Notre Dame coach Charlie Weis said during his weekly news conference Tuesday that he harbors no hard feelings toward Little, who plays running back for the Tar Heels.
"Anytime you're involved in recruiting, the toughest thing to do is get a guy to leave his home state," Weis said. "At the end of the day, he felt more comfortable staying home. Do I like that happening? No, but who can really fault a guy who stays home?"
Weis plans to continue recruiting in North Carolina. He said Davis and the Tar Heels are often a factor when Notre Dame pursues players in the Atlantic Coast region, but has three key defensive players from North Carolina on his roster in Bunn's Kerry Neal, Davie County High alumnus Raeshon McNeil and Matthews Butler High alum Robert Blanton.
"We don't go after every kid in the state," Weis said. "But every year we'll go into North Carolina and go after a handful of guys and try to come out with a couple."
– Ken Tysiac
As first-year Western Carolina coach Dennis Wagner tries to jump-start the rebuilding process in Cullowhee, he's still trying to come up with a steady option at quarterback.
He has a veteran in senior Andy Horn and a newcomer in freshman Zack Jaynes, and said today that practice this week would decide who would start Saturday against Furman.
Horn has completed 93 of 160 passes for 6 touchdowns and just one interception, but has also struggled with some minor injuries. Jaynes has completed 25 of 42 passes for a score and a pick.
“We told them both that they were going to compete this week in practice," Wagner said. "We are going in with the thought that if they are even, then the senior (Andy Horn) is the guy that plays because he has gotten us to this point thus far. Andy’s had a few injuries and he’s been banged up and not performed to his ability and that opened the door for Zack (Jaynes) to come in and play.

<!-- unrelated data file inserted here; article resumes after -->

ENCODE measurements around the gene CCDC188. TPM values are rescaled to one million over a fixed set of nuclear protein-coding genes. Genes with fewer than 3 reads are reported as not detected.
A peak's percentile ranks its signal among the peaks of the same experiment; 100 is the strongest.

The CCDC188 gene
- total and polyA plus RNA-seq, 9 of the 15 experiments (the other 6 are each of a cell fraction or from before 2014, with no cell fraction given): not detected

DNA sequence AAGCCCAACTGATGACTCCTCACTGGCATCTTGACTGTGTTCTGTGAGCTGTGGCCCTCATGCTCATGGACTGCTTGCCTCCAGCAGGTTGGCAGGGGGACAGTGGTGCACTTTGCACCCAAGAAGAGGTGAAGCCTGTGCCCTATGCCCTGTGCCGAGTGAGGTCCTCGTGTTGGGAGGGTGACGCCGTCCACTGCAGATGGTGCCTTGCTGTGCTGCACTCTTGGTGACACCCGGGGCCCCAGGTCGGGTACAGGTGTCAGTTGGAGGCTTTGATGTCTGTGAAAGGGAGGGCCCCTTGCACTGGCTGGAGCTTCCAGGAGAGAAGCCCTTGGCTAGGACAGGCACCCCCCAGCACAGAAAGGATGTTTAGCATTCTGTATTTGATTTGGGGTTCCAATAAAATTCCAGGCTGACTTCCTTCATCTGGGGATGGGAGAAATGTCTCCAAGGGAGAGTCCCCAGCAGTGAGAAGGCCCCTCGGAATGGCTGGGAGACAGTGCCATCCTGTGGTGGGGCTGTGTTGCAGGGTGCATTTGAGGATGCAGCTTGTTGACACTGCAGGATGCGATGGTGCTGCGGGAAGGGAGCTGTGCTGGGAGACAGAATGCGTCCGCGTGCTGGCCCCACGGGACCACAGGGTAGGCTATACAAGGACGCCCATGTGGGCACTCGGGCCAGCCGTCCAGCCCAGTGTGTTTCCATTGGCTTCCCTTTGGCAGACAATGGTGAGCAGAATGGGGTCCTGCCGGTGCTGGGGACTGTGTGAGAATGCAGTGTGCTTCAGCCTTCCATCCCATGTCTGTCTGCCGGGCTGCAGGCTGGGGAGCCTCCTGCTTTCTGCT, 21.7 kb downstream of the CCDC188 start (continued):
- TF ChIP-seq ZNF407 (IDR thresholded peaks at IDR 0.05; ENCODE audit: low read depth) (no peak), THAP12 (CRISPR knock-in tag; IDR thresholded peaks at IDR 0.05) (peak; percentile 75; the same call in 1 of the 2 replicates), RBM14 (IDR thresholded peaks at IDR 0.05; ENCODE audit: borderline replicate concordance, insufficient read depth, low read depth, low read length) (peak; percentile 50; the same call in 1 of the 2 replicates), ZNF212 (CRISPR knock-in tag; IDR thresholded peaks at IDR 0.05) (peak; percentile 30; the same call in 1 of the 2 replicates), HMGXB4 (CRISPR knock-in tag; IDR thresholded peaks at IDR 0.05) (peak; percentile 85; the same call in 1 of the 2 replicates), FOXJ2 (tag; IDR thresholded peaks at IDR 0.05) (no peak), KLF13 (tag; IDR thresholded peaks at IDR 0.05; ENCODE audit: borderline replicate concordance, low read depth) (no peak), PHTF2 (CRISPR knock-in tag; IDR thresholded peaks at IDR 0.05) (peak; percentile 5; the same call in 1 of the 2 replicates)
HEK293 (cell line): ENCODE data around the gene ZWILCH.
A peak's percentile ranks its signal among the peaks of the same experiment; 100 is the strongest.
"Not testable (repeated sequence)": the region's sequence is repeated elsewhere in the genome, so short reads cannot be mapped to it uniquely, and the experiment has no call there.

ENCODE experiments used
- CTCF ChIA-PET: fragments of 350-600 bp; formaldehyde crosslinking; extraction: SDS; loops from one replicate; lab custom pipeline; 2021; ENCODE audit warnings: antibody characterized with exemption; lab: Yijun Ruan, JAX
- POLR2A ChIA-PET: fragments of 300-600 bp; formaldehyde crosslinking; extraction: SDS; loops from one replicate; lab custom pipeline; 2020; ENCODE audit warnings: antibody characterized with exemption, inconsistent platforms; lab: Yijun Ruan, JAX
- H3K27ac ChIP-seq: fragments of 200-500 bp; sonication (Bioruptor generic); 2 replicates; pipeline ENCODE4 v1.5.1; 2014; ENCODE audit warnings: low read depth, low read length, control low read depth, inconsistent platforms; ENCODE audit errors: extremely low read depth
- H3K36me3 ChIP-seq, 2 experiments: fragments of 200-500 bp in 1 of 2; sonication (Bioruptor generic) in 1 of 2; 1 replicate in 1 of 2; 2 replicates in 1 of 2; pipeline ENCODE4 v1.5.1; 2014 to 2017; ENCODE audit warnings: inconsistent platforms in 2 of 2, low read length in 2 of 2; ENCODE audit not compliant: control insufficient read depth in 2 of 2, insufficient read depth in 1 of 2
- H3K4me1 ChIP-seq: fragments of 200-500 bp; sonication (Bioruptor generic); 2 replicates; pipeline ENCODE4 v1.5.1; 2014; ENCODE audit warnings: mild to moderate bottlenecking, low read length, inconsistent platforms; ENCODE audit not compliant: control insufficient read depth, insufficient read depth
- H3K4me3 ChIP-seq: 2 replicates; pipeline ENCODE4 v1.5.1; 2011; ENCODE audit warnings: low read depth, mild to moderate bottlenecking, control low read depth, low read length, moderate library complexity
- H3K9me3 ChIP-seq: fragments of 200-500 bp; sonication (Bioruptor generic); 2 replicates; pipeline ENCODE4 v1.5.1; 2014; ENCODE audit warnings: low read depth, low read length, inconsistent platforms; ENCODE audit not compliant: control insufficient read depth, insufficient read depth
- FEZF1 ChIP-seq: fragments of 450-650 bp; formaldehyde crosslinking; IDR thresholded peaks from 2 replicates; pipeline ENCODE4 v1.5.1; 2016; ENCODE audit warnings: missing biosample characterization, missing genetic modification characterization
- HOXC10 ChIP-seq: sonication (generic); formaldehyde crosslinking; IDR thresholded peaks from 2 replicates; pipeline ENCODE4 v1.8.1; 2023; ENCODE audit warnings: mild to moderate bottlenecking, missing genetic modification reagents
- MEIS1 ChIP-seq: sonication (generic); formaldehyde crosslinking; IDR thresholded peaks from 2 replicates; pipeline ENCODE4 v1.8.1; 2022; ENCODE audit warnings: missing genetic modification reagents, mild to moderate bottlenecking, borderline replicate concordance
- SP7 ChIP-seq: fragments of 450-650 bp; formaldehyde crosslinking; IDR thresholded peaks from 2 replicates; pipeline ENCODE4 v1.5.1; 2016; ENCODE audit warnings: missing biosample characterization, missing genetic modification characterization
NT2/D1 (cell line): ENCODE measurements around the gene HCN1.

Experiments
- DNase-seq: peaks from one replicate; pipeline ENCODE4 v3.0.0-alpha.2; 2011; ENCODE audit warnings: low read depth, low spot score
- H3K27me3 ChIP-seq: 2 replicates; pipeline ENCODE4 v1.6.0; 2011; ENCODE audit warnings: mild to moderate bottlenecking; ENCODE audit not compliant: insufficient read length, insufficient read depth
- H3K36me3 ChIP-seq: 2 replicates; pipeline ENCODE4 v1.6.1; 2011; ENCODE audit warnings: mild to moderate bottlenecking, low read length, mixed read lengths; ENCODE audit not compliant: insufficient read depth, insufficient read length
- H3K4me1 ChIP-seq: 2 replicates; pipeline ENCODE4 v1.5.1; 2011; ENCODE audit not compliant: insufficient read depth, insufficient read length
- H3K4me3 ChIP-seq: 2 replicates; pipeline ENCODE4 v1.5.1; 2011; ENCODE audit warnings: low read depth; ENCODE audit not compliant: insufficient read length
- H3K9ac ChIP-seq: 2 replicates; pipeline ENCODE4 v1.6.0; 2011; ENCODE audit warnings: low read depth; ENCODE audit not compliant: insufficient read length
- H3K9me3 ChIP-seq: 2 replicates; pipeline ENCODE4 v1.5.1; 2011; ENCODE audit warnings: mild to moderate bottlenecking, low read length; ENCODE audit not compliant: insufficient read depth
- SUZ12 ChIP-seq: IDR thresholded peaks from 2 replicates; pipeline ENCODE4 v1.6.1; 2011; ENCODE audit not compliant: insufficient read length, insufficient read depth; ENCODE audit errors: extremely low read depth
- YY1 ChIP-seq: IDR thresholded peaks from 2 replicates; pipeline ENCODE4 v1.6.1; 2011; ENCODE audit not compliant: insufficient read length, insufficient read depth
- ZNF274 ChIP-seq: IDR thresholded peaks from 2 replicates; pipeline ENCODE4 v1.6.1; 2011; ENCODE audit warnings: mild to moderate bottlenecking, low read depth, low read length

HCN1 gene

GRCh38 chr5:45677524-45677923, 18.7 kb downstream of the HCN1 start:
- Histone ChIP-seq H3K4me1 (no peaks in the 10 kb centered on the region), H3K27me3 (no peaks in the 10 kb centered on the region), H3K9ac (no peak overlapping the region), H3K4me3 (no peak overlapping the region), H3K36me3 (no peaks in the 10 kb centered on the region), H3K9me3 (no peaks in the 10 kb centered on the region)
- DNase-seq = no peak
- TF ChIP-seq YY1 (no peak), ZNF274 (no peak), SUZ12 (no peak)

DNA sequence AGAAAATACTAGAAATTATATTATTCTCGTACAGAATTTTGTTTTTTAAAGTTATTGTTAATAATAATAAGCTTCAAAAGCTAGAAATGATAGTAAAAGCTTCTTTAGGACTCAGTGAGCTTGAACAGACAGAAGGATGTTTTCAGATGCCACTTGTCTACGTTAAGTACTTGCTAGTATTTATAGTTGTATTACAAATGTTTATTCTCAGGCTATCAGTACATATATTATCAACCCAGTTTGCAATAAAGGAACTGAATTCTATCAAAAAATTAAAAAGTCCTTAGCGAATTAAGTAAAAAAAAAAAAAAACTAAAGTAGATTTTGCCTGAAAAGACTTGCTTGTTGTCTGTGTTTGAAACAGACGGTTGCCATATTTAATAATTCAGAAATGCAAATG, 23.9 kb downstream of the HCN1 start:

"He got a chance to go in for a couple drives in The Citadel game, took us down for a touchdown. He got into the Samford game and moved the ball, but didn’t get us into the end zone. He made a couple mistakes that young guys do – and we’re willing to live with that.
"We are going to need both of these guys through this whole process. We still have six teams left to play and they are all very fine football teams. So, we are going to compete this week and make a decision. If it’s close, the senior will start, but the freshman will play.”
- Stan Olson
A sprained left ankle was supposed to prevent Appalachian State quarterback Armanti Edwards from playing last Saturday, but he recovered quickly and starred in the Mountaineers' 47-21 victory over The Citadel in Boone.
Edwards, whose team plays at new Southern Conference member Samford on Saturday, was asked this morning how the ankle feels now.
"It's pretty good and getting better," he said. "(After the game) it was pretty sore, just like after a workout when you haven't worked out for awhile. Your body's sore; my ankle was feeling just like that."
He added that the ankle is no problem; he's doing everything in practice.
-- Also, two Appalachian players, Edwards and CB Cortez Gilbert, have been named Southern Conference players of the week for their work in the Citadel game.
Edwards shook off the ankle injury to win the offensive award with 305 yards of total offense (225 passing, 80 rushing). He threw for four TDs while completing 14 of 18 passes, and ran for two more. Along the way, he became the 12th player in NCAA Division I history to amass 3,000 passing yards and 3,000 rushing yards in a career.
Gilbert, the SC's Defensive Player of the Week, registered a game-high-tying 11 tackles and broke up two passes while helping hold the Bulldogs' offense to 14 points and 170 yards below its season averages in the Mountaineers' win. He was a key to stopping Citadel all-American WR Andre Roberts, helping limit Roberts to 52 receiving yards.
-- Stan Olson
CHAPEL HILL — A UNC spokesman said a failed breaker was responsible for the outage in the northeast bank of lights over Kenan Stadium on Saturday. The breaker has been replaced.
The darkness caused a 22-minute delay in the third quarter during the Tar Heels' 38-12 victory over then-No. 24 UConn. The school also turned off the northwest bank of lights during the delay because it thought it would be faster to power both up at the same time.
The breakers are tested before each season, spokesman Steve Kirschner said.